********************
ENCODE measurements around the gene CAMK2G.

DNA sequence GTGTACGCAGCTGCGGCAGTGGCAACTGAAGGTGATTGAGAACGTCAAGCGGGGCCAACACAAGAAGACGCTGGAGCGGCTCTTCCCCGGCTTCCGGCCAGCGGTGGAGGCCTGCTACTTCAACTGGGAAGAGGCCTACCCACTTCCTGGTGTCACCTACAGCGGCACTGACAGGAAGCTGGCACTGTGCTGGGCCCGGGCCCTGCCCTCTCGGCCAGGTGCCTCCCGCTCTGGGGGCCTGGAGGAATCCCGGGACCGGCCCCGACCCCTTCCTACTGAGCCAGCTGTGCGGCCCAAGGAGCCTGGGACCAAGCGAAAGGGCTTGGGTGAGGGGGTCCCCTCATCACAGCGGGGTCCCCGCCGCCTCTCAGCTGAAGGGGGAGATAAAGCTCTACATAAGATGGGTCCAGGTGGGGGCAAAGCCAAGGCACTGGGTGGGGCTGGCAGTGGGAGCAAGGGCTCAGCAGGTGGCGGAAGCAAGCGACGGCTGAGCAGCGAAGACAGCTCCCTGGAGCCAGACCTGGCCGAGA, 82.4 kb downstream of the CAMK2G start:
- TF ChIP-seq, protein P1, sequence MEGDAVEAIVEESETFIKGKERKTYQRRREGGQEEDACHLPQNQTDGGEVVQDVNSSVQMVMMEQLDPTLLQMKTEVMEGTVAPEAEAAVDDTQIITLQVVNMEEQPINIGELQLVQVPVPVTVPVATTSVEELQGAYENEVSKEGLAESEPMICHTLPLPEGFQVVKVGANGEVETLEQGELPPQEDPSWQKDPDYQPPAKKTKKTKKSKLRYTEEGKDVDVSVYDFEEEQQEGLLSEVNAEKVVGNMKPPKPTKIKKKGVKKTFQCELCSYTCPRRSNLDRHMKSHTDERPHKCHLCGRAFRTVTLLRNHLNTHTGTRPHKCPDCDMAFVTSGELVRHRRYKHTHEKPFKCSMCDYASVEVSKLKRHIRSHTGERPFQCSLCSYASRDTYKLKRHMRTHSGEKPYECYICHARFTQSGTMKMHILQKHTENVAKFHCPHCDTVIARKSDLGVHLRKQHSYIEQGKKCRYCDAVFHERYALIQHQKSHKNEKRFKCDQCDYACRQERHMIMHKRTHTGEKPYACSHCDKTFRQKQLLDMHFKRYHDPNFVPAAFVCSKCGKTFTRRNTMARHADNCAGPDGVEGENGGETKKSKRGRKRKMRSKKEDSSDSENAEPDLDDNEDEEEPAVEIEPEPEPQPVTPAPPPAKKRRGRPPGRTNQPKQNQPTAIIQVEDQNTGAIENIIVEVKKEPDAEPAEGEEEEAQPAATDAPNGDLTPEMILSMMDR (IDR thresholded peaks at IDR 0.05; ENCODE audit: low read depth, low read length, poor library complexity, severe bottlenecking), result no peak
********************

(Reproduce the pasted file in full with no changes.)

ENCODE measurements around the gene CAMK2G.

DNA sequence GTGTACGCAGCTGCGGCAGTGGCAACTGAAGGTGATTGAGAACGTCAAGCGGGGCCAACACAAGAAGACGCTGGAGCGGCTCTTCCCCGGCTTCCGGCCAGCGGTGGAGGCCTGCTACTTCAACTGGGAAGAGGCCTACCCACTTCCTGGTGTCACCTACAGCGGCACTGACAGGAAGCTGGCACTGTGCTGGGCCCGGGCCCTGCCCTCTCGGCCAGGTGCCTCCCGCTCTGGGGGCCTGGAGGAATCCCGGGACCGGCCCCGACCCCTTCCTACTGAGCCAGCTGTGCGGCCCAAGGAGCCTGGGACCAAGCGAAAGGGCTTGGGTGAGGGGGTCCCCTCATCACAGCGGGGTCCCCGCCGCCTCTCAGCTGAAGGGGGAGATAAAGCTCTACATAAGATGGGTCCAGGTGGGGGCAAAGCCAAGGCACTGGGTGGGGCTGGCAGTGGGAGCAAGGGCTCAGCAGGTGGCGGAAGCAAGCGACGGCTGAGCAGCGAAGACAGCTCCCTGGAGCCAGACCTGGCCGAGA, 82.4 kb downstream of the CAMK2G start:
- TF ChIP-seq, protein P1, sequence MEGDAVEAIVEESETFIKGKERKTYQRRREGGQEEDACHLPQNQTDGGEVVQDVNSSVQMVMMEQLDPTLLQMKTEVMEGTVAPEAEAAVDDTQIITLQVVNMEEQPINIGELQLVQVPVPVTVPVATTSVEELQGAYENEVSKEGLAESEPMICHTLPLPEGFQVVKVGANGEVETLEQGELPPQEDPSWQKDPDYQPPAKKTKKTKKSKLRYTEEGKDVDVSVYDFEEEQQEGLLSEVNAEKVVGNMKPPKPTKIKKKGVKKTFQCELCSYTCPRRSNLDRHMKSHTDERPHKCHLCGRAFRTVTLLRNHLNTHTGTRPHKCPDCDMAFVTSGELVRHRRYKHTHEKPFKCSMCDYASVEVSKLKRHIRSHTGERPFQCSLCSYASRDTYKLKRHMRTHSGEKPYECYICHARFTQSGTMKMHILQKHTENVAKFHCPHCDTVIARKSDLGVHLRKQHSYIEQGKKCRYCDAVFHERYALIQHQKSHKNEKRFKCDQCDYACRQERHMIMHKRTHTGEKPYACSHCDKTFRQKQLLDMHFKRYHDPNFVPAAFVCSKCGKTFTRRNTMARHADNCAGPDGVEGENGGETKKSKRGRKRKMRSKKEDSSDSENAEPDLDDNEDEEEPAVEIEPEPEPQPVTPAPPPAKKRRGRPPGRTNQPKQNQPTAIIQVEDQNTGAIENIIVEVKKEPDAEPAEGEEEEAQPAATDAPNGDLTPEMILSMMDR (IDR thresholded peaks at IDR 0.05; ENCODE audit: low read depth, low read length, poor library complexity, severe bottlenecking), result no peak